Published on Submitted by Natalie on Tue, 18/10/2011 - 11:11
Julian Barnes is tonight (Tuesday 18 October) named the winner of this year’s £50,000 Man Booker Prize for Fiction for The Sense of an Ending, published by Jonathan Cape.
London-based Barnes has been the bookies’ favourite to win since the shortlist announcement on 6 September. The source of the description of the prize as ‘posh bingo’, Barnes has been shortlisted three times in the past for Arthur and George (2005), England, England (1998) and Flaubert’s Parrot (1984).
Barnes’ first novel for six years, The Sense of an Ending went straight into the bestseller list on publication. It is the story of a seemingly ordinary man who, when revisiting his past in later life, discovers that the memories he holds are less than perfect. Laced with trademark precision, dexterity and insight, this is the work of one of the world’s most distinguished writers. At the time of the shortlist announcement, 2011 judge Gaby Wood commented: ‘that the tragedy trapped in this mundane life should be so moving, and so keenly felt by the character that he can only confront it half-blindly and in fragments, is the mark of a truly masterful novel.’
The Sense of an Ending is the eighth Man Booker Prize winner to be published by Jonathan Cape, a Random House imprint.
Dame Stella Rimington, Chair of the 2011 judges, made the announcement at the awards dinner at London’s Guildhall, broadcast by the BBC. Jon Aisbitt, Chairman of Man, presented Julian Barnes with a cheque for £50,000.
She comments: ‘Julian Barnes’ The Sense of an Ending has the markings of a classic of English Literature. It is exquisitely written, subtly plotted and reveals new depths with each reading.’
Over and above his prize of £50,000, Julian Barnes can expect to bring The Sense of an Ending to wider audiences around the world who follow the winners of the Man Booker Prize. Each of the six shortlisted authors, including the winner, receives £2,500 and a designer-bound edition of their book.
The judging panel for the 2011 Man Booker Prize for Fiction was: Dame Stella Rimington (Chair), author and former Director-General M15; writer and journalist, Matthew d’Ancona; author, Susan Hill; author and politician, Chris Mullin and Head of Books at the Daily Telegraph, Gaby Wood.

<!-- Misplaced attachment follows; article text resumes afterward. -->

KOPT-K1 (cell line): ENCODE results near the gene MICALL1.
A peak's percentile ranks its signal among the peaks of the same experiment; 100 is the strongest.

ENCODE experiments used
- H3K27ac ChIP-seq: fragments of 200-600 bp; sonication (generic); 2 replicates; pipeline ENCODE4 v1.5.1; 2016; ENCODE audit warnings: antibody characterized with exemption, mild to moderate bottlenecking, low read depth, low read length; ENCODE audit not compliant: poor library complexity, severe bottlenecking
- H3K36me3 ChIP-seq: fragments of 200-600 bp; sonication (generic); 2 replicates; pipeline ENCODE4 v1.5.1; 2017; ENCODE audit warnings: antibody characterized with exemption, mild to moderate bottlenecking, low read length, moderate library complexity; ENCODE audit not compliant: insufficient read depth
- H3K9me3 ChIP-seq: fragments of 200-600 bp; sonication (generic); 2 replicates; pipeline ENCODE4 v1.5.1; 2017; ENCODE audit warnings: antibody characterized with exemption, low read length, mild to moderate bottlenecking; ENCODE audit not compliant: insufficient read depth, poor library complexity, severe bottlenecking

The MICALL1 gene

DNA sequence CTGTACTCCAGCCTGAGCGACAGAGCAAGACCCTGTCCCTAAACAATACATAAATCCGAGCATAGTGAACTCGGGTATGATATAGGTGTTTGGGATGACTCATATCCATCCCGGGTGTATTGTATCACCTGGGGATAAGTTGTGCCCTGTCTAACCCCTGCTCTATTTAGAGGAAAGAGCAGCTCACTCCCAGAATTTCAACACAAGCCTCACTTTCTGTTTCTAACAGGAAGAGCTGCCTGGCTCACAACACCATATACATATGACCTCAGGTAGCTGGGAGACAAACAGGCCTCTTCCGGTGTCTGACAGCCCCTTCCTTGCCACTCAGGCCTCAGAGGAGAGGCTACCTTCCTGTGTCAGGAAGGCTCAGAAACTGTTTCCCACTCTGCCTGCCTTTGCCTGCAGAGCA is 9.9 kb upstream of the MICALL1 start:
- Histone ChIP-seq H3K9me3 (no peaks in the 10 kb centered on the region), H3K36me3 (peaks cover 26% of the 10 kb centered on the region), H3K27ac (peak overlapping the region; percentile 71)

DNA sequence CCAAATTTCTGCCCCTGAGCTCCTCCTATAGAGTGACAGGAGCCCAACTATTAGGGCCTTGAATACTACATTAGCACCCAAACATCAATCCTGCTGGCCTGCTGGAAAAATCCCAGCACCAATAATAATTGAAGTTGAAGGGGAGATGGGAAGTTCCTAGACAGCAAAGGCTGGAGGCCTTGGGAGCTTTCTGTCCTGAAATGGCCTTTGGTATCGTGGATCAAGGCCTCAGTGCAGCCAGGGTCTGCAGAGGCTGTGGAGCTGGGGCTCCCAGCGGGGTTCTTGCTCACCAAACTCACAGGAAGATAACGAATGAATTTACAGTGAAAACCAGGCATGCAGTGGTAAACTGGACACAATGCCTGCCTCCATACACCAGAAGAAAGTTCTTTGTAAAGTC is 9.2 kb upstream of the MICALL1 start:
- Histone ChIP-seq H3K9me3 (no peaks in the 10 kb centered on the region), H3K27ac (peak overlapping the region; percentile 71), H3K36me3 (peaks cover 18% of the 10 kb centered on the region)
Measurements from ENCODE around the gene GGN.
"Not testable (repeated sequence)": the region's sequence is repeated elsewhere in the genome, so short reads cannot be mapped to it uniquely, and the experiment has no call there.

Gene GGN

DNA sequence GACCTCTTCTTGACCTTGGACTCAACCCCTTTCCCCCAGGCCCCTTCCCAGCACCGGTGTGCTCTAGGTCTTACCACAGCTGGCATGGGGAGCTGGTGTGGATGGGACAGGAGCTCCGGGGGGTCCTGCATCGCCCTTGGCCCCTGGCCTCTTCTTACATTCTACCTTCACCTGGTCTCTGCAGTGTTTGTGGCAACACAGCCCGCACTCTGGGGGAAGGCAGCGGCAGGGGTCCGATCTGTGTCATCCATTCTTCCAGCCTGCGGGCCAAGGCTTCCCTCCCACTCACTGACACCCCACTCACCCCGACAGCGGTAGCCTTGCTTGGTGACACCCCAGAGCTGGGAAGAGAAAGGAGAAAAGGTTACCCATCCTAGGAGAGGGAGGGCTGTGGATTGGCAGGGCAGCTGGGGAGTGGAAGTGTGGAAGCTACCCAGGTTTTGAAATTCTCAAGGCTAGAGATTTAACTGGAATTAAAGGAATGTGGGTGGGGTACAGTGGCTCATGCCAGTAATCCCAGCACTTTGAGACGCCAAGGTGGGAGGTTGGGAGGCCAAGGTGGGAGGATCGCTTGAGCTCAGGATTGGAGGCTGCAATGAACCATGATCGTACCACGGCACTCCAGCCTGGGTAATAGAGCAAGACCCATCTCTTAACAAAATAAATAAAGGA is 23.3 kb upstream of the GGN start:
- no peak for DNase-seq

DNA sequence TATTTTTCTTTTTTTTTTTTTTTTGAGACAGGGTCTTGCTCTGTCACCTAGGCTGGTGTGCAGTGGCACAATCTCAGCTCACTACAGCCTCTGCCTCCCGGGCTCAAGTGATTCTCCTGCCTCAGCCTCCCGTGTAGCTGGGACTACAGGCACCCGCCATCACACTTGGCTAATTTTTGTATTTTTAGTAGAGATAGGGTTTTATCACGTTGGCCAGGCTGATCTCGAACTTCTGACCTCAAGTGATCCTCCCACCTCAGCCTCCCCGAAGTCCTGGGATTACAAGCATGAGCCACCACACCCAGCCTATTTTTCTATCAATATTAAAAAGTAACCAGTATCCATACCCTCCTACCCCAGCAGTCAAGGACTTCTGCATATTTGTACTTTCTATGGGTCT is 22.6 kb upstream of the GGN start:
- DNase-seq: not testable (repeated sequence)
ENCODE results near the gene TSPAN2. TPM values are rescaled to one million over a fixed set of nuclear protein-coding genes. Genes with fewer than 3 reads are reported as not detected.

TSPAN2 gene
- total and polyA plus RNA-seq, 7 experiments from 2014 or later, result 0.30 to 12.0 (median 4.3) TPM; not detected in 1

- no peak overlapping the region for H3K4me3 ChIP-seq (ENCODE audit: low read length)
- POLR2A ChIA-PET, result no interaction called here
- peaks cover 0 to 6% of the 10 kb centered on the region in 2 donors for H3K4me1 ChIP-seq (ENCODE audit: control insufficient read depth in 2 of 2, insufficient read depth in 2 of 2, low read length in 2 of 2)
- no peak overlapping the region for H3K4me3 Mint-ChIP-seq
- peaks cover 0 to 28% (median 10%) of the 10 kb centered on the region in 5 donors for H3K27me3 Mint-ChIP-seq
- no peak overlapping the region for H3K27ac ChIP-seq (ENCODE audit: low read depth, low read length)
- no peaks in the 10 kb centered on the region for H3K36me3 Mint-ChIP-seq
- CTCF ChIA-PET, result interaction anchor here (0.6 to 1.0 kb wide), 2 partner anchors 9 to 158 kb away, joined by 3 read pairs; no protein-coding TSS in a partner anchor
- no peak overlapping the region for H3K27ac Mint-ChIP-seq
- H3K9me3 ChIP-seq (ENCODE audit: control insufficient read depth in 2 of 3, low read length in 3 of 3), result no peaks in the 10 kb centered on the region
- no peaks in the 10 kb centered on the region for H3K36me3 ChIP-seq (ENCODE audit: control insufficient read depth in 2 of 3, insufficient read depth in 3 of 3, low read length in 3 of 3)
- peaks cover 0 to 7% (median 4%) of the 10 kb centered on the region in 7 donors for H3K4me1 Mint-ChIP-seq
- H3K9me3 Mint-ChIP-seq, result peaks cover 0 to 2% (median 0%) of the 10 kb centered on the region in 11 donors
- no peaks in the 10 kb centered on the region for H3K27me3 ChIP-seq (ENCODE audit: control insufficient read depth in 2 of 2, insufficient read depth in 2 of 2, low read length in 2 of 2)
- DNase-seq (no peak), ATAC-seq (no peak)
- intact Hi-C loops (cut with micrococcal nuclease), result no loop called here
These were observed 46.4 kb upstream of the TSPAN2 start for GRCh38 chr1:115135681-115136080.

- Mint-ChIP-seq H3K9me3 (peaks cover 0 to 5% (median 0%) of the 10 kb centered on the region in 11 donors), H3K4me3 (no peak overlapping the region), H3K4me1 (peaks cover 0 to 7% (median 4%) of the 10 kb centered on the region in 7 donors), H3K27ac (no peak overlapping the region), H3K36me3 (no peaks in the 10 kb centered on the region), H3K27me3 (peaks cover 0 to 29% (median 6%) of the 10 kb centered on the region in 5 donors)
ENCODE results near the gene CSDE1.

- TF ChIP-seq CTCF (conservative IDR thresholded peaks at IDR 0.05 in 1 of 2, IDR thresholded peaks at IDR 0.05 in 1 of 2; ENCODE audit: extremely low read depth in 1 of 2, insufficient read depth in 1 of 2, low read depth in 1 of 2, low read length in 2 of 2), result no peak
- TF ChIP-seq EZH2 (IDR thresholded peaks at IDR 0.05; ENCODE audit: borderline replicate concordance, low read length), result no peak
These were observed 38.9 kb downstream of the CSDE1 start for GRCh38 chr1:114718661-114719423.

Sales of the books shortlisted for the 2011 Man Booker Prize have been the highest selling since records began. Sales of the novels are up 127% year-on-year and up 105% on the previous record in 2009.
The Sense of an Ending
Published by Jonathan Cape (£12.99)
Tony Webster and his clique first met Adrian Finn at school. Sex-hungry and book-hungry, they would navigate the girl-less sixth form together, trading in affectations, in-jokes, rumour and wit. Maybe Adrian was a little more serious than the others, certainly more intelligent, but they all swore to stay friends for life. Now Tony is in middle age. He’s had a career and a single marriage, a calm divorce. He’s certainly never tried to hurt anybody. Memory, though, is imperfect. It can always throw up surprises, as a lawyer’s letter is about to prove.
Julian Barnes is the author of ten previous novels, three books of short stories and three collections of journalism. Now 65, his work has been translated into more than thirty languages. In France he is the only writer to have won both the Prix Médicis (for Flaubert’s Parrot) and the Prix Femina (for Talking it Over). He was awarded the Austrian State Prize for European Literature in 2004 and the David Cohen Prize for Literature in 2011 for his lifetime achievement in literature. Julian Barnes has been shortlisted for the Man Booker Prize three times previously, for Arthur and George (2005), England, England (1998) and Flaubert’s Parrot (1984). He lives in London.